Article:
Israeli Arab Parents More Concerned With Homework Than Jewish Counterparts, Study Shows

Researchers say differences reflect different views about the wider role of education as an instrument of social mobility.

Only 37 percent of Israel's Jewish parents believe it is important to do homework, compared to 60 percent of Arab parents, a new study has found.

A poll of students showed a similar gap: Only 58 percent of Jewish students said they did all the homework they were assigned at school, as compared to 78 percent of Arab students.

family - Reli Avrahami - December 3 2010
Reli Avrahami

The study, conducted by Dr. Bruria Shadel and Dr. Yovav Eshet of Western Galilee College, looked into various aspects of parental involvement in and expectations of education. They questioned 1,200 parents, 2,300 students and 200 teachers at 20 elementary schools, both Jewish and Arab, in the north of the country. The full findings of the study are due to be presented at a conference at the college next month.

The researchers said the differences between Jewish and Arab respondents reflect different views not only of homework, but also about the wider role of education as an instrument of social mobility. Shadel told Haaretz that Arab parents see academic success as an opportunity to break out of the cycle of poverty. They therefore see homework as an important tool, and are thus more willing to spend time helping their children with it and ensuring that it is done.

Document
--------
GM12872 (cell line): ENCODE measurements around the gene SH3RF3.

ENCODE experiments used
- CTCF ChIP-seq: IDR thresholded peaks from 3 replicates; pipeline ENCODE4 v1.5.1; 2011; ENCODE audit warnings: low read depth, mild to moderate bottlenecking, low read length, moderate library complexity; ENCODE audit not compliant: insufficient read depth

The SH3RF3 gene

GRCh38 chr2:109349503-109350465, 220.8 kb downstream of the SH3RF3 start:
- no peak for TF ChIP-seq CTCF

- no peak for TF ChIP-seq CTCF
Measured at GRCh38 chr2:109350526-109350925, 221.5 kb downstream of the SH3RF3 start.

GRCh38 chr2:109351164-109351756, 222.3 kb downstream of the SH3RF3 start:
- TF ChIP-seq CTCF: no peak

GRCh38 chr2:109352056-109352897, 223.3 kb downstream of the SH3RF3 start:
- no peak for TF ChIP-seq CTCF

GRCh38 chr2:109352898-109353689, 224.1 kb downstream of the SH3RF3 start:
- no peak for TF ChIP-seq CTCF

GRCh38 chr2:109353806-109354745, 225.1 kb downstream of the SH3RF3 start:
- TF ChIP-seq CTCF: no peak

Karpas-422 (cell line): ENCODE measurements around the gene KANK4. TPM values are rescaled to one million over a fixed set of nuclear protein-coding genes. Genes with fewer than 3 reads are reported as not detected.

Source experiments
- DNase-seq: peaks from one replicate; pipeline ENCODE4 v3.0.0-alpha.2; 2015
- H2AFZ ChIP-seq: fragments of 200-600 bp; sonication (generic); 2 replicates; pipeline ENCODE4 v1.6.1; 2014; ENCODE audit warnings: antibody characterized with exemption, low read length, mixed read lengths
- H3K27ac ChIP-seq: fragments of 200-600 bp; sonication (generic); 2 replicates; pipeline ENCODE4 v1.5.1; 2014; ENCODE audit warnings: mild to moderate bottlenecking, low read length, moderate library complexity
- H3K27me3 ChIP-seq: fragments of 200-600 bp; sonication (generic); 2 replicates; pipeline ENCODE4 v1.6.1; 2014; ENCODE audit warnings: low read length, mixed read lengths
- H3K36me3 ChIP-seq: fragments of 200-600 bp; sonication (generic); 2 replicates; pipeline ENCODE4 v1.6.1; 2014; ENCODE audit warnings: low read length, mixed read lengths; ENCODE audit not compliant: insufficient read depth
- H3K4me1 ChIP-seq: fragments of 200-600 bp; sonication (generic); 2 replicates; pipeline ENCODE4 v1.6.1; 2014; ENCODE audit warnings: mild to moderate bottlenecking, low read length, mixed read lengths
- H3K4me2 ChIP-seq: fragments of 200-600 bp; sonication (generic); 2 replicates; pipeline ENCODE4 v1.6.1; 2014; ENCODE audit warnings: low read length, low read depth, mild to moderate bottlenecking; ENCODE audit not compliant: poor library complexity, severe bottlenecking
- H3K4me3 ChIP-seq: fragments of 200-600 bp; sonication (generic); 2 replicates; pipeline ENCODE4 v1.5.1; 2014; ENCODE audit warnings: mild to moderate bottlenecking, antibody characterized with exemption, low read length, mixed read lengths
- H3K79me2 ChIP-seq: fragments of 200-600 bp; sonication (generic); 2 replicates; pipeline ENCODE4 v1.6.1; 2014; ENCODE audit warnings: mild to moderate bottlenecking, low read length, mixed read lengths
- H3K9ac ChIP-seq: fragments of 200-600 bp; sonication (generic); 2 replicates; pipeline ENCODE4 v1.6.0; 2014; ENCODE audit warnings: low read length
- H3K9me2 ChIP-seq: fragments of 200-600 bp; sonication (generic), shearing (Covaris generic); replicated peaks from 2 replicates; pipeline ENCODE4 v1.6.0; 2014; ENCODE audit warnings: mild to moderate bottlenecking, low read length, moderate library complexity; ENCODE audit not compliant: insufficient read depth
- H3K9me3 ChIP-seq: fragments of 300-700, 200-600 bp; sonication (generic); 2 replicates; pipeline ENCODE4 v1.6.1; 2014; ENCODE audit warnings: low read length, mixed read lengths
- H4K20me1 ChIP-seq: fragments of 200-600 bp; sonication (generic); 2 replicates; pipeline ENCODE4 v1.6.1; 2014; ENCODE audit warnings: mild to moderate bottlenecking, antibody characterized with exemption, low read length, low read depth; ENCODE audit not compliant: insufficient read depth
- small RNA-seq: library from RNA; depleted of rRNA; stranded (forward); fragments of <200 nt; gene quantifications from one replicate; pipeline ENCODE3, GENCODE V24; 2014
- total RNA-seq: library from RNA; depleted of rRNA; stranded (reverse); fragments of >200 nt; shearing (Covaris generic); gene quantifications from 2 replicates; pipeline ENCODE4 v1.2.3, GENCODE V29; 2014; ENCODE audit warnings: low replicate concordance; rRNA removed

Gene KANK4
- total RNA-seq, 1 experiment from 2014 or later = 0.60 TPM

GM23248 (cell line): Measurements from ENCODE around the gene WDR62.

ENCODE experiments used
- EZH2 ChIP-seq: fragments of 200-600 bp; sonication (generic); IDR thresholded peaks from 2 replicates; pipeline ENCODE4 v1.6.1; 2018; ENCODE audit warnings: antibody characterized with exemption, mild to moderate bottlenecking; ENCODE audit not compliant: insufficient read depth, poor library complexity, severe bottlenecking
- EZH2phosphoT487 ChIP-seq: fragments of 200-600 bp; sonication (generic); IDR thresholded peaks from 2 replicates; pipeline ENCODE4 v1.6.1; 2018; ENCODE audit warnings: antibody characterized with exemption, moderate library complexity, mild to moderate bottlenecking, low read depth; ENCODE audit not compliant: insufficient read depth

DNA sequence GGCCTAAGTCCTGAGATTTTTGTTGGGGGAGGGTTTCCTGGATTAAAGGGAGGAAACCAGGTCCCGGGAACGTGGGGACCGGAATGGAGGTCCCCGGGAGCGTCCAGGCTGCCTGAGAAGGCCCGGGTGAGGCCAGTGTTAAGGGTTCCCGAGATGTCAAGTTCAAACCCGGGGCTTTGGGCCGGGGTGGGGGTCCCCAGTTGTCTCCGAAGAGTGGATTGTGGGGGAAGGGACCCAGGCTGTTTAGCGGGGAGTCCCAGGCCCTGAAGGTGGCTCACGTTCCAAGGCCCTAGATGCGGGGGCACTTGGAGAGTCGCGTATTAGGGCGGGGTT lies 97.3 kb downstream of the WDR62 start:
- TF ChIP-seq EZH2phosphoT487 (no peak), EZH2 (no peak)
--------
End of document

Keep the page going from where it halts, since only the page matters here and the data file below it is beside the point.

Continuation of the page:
Jewish parents, by contrast, believe that doing homework is the child's responsibility, and that parents are meant to stay in the background, while being available to monitor and help. Shadel also said Jewish students usually enjoy more access to after-school activities than their Arab counterparts, and this, too, was a reason for the latter's greater focus on their studies.

Fully 47 percent of the Arab students told the researchers they love doing homework, compared to only 13 percent of the Jewish students, while 64 percent of the Arab students said they do homework every day, compared to 54 percent of the Jews. Arab teachers were also found to attach more importance to homework than their Jewish colleagues.

Another finding was that only a third of the Jewish students spend 30 to 45 minutes a day doing homework, compared to about half of the Arab students. In addition, only 58 percent of Jewish students said they finish all their homework, compared to 78 percent of their Arab peers.

The study also found that parental assistance in doing homework is not affected by such factors as the child's gender or the parents' own education.